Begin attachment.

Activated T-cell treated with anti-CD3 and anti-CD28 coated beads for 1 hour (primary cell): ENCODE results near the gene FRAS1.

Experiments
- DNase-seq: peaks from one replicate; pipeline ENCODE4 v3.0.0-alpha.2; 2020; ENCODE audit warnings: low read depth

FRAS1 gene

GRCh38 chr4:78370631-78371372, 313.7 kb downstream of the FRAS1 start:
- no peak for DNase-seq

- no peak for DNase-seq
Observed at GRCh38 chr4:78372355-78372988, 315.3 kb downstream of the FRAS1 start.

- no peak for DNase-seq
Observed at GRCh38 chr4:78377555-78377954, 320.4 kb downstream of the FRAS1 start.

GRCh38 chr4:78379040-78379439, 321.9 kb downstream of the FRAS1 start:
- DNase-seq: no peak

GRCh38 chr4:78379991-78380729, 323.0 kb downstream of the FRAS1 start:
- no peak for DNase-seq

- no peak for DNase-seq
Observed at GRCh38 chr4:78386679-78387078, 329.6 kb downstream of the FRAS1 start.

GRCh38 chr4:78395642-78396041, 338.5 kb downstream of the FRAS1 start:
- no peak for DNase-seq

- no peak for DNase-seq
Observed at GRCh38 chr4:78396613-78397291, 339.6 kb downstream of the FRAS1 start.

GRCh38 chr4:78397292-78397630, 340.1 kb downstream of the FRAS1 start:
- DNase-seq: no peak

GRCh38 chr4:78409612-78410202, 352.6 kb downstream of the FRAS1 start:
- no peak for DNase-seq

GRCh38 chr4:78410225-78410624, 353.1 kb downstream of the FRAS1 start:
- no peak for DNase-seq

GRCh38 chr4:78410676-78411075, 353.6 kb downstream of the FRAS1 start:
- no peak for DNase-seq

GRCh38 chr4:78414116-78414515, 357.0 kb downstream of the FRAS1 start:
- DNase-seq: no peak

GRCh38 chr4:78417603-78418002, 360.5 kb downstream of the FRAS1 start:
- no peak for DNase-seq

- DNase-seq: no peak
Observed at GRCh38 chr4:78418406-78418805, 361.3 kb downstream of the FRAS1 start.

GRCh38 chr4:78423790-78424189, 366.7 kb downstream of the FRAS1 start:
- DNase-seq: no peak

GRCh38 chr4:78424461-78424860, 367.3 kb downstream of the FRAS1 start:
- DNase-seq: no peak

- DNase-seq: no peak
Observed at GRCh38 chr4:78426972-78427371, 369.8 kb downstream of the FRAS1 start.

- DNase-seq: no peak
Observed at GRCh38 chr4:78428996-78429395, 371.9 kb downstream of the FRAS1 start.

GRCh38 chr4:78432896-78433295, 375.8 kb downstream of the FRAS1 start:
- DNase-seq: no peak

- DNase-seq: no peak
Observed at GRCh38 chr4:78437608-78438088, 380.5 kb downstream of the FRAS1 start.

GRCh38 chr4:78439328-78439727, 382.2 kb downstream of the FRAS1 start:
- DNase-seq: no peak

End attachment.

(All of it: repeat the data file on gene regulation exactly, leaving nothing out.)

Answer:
Activated T-cell treated with anti-CD3 and anti-CD28 coated beads for 1 hour (primary cell): ENCODE results near the gene FRAS1.

Experiments
- DNase-seq: peaks from one replicate; pipeline ENCODE4 v3.0.0-alpha.2; 2020; ENCODE audit warnings: low read depth

FRAS1 gene

GRCh38 chr4:78370631-78371372, 313.7 kb downstream of the FRAS1 start:
- no peak for DNase-seq

- no peak for DNase-seq
Observed at GRCh38 chr4:78372355-78372988, 315.3 kb downstream of the FRAS1 start.

- no peak for DNase-seq
Observed at GRCh38 chr4:78377555-78377954, 320.4 kb downstream of the FRAS1 start.

GRCh38 chr4:78379040-78379439, 321.9 kb downstream of the FRAS1 start:
- DNase-seq: no peak

GRCh38 chr4:78379991-78380729, 323.0 kb downstream of the FRAS1 start:
- no peak for DNase-seq

- no peak for DNase-seq
Observed at GRCh38 chr4:78386679-78387078, 329.6 kb downstream of the FRAS1 start.

GRCh38 chr4:78395642-78396041, 338.5 kb downstream of the FRAS1 start:
- no peak for DNase-seq

- no peak for DNase-seq
Observed at GRCh38 chr4:78396613-78397291, 339.6 kb downstream of the FRAS1 start.

GRCh38 chr4:78397292-78397630, 340.1 kb downstream of the FRAS1 start:
- DNase-seq: no peak

GRCh38 chr4:78409612-78410202, 352.6 kb downstream of the FRAS1 start:
- no peak for DNase-seq

GRCh38 chr4:78410225-78410624, 353.1 kb downstream of the FRAS1 start:
- no peak for DNase-seq

GRCh38 chr4:78410676-78411075, 353.6 kb downstream of the FRAS1 start:
- no peak for DNase-seq

GRCh38 chr4:78414116-78414515, 357.0 kb downstream of the FRAS1 start:
- DNase-seq: no peak

GRCh38 chr4:78417603-78418002, 360.5 kb downstream of the FRAS1 start:
- no peak for DNase-seq

- DNase-seq: no peak
Observed at GRCh38 chr4:78418406-78418805, 361.3 kb downstream of the FRAS1 start.

GRCh38 chr4:78423790-78424189, 366.7 kb downstream of the FRAS1 start:
- DNase-seq: no peak

GRCh38 chr4:78424461-78424860, 367.3 kb downstream of the FRAS1 start:
- DNase-seq: no peak

- DNase-seq: no peak
Observed at GRCh38 chr4:78426972-78427371, 369.8 kb downstream of the FRAS1 start.

- DNase-seq: no peak
Observed at GRCh38 chr4:78428996-78429395, 371.9 kb downstream of the FRAS1 start.

GRCh38 chr4:78432896-78433295, 375.8 kb downstream of the FRAS1 start:
- DNase-seq: no peak

- DNase-seq: no peak
Observed at GRCh38 chr4:78437608-78438088, 380.5 kb downstream of the FRAS1 start.

GRCh38 chr4:78439328-78439727, 382.2 kb downstream of the FRAS1 start:
- DNase-seq: no peak